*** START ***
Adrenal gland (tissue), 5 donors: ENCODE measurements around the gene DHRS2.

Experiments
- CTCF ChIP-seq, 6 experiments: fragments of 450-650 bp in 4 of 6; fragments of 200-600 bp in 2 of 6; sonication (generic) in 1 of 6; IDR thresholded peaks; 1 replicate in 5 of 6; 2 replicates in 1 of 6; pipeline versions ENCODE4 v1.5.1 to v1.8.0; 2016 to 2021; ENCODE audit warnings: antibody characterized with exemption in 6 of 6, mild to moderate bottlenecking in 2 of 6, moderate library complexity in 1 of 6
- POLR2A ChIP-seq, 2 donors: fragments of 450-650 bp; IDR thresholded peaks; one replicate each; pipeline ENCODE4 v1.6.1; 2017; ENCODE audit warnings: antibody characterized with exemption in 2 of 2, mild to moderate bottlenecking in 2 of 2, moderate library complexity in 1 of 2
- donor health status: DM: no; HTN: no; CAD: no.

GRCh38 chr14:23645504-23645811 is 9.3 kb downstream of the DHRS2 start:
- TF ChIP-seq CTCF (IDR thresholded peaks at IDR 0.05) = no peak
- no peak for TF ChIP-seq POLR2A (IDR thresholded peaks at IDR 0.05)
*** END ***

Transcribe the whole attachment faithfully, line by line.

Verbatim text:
Adrenal gland (tissue), 5 donors: ENCODE measurements around the gene DHRS2.

Experiments
- CTCF ChIP-seq, 6 experiments: fragments of 450-650 bp in 4 of 6; fragments of 200-600 bp in 2 of 6; sonication (generic) in 1 of 6; IDR thresholded peaks; 1 replicate in 5 of 6; 2 replicates in 1 of 6; pipeline versions ENCODE4 v1.5.1 to v1.8.0; 2016 to 2021; ENCODE audit warnings: antibody characterized with exemption in 6 of 6, mild to moderate bottlenecking in 2 of 6, moderate library complexity in 1 of 6
- POLR2A ChIP-seq, 2 donors: fragments of 450-650 bp; IDR thresholded peaks; one replicate each; pipeline ENCODE4 v1.6.1; 2017; ENCODE audit warnings: antibody characterized with exemption in 2 of 2, mild to moderate bottlenecking in 2 of 2, moderate library complexity in 1 of 2
- donor health status: DM: no; HTN: no; CAD: no.

GRCh38 chr14:23645504-23645811 is 9.3 kb downstream of the DHRS2 start:
- TF ChIP-seq CTCF (IDR thresholded peaks at IDR 0.05) = no peak
- no peak for TF ChIP-seq POLR2A (IDR thresholded peaks at IDR 0.05)